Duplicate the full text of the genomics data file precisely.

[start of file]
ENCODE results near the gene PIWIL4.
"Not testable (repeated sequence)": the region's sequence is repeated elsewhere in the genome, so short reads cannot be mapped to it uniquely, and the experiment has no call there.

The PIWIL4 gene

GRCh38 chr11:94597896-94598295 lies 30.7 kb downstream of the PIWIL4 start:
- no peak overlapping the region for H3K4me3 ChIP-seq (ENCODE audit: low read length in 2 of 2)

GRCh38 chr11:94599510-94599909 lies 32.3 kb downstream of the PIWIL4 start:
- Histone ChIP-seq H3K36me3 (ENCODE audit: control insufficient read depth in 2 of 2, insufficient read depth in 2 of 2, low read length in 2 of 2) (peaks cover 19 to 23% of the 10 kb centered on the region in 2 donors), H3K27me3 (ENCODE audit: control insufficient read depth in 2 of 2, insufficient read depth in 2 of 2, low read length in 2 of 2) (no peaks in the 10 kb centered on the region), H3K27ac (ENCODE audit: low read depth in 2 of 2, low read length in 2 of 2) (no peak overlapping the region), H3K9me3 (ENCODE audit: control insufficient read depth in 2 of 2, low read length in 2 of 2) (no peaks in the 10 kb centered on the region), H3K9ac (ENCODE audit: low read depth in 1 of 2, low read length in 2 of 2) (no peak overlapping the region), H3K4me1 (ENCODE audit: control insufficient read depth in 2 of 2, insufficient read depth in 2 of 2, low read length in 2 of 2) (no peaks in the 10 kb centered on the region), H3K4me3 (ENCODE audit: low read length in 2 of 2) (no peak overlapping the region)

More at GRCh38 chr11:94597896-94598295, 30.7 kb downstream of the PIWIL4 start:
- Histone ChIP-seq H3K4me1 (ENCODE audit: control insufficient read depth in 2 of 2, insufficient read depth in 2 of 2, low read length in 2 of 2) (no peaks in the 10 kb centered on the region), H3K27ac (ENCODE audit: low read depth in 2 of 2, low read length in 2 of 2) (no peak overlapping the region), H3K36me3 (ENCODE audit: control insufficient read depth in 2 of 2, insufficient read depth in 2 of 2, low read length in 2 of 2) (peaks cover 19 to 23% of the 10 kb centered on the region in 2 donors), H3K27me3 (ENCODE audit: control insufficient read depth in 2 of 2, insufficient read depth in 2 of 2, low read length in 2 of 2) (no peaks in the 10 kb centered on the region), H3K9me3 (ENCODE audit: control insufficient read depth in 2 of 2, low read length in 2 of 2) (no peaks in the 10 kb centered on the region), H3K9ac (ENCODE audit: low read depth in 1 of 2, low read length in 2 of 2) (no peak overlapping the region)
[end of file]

ENCODE results near the gene PIWIL4.
"Not testable (repeated sequence)": the region's sequence is repeated elsewhere in the genome, so short reads cannot be mapped to it uniquely, and the experiment has no call there.

The PIWIL4 gene

GRCh38 chr11:94597896-94598295 lies 30.7 kb downstream of the PIWIL4 start:
- no peak overlapping the region for H3K4me3 ChIP-seq (ENCODE audit: low read length in 2 of 2)

GRCh38 chr11:94599510-94599909 lies 32.3 kb downstream of the PIWIL4 start:
- Histone ChIP-seq H3K36me3 (ENCODE audit: control insufficient read depth in 2 of 2, insufficient read depth in 2 of 2, low read length in 2 of 2) (peaks cover 19 to 23% of the 10 kb centered on the region in 2 donors), H3K27me3 (ENCODE audit: control insufficient read depth in 2 of 2, insufficient read depth in 2 of 2, low read length in 2 of 2) (no peaks in the 10 kb centered on the region), H3K27ac (ENCODE audit: low read depth in 2 of 2, low read length in 2 of 2) (no peak overlapping the region), H3K9me3 (ENCODE audit: control insufficient read depth in 2 of 2, low read length in 2 of 2) (no peaks in the 10 kb centered on the region), H3K9ac (ENCODE audit: low read depth in 1 of 2, low read length in 2 of 2) (no peak overlapping the region), H3K4me1 (ENCODE audit: control insufficient read depth in 2 of 2, insufficient read depth in 2 of 2, low read length in 2 of 2) (no peaks in the 10 kb centered on the region), H3K4me3 (ENCODE audit: low read length in 2 of 2) (no peak overlapping the region)

More at GRCh38 chr11:94597896-94598295, 30.7 kb downstream of the PIWIL4 start:
- Histone ChIP-seq H3K4me1 (ENCODE audit: control insufficient read depth in 2 of 2, insufficient read depth in 2 of 2, low read length in 2 of 2) (no peaks in the 10 kb centered on the region), H3K27ac (ENCODE audit: low read depth in 2 of 2, low read length in 2 of 2) (no peak overlapping the region), H3K36me3 (ENCODE audit: control insufficient read depth in 2 of 2, insufficient read depth in 2 of 2, low read length in 2 of 2) (peaks cover 19 to 23% of the 10 kb centered on the region in 2 donors), H3K27me3 (ENCODE audit: control insufficient read depth in 2 of 2, insufficient read depth in 2 of 2, low read length in 2 of 2) (no peaks in the 10 kb centered on the region), H3K9me3 (ENCODE audit: control insufficient read depth in 2 of 2, low read length in 2 of 2) (no peaks in the 10 kb centered on the region), H3K9ac (ENCODE audit: low read depth in 1 of 2, low read length in 2 of 2) (no peak overlapping the region)